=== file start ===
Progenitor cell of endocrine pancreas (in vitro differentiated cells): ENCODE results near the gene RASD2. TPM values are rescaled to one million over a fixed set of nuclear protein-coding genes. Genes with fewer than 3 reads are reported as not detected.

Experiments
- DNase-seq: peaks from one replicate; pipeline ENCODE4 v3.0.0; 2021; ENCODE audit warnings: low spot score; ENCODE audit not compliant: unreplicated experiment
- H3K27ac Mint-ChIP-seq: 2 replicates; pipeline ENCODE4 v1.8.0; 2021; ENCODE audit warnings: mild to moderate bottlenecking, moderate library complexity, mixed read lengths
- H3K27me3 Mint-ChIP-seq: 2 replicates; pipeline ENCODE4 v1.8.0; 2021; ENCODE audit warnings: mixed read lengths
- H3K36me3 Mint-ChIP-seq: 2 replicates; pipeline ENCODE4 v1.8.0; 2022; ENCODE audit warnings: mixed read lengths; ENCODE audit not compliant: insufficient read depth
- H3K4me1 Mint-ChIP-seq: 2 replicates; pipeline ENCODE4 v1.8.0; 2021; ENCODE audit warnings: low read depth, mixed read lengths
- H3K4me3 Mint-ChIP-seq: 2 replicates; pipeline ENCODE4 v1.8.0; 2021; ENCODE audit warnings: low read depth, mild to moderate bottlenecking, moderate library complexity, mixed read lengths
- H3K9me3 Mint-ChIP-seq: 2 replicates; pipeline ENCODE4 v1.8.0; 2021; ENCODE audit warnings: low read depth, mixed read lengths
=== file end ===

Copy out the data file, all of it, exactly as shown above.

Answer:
Progenitor cell of endocrine pancreas (in vitro differentiated cells): ENCODE results near the gene RASD2. TPM values are rescaled to one million over a fixed set of nuclear protein-coding genes. Genes with fewer than 3 reads are reported as not detected.

Experiments
- DNase-seq: peaks from one replicate; pipeline ENCODE4 v3.0.0; 2021; ENCODE audit warnings: low spot score; ENCODE audit not compliant: unreplicated experiment
- H3K27ac Mint-ChIP-seq: 2 replicates; pipeline ENCODE4 v1.8.0; 2021; ENCODE audit warnings: mild to moderate bottlenecking, moderate library complexity, mixed read lengths
- H3K27me3 Mint-ChIP-seq: 2 replicates; pipeline ENCODE4 v1.8.0; 2021; ENCODE audit warnings: mixed read lengths
- H3K36me3 Mint-ChIP-seq: 2 replicates; pipeline ENCODE4 v1.8.0; 2022; ENCODE audit warnings: mixed read lengths; ENCODE audit not compliant: insufficient read depth
- H3K4me1 Mint-ChIP-seq: 2 replicates; pipeline ENCODE4 v1.8.0; 2021; ENCODE audit warnings: low read depth, mixed read lengths
- H3K4me3 Mint-ChIP-seq: 2 replicates; pipeline ENCODE4 v1.8.0; 2021; ENCODE audit warnings: low read depth, mild to moderate bottlenecking, moderate library complexity, mixed read lengths
- H3K9me3 Mint-ChIP-seq: 2 replicates; pipeline ENCODE4 v1.8.0; 2021; ENCODE audit warnings: low read depth, mixed read lengths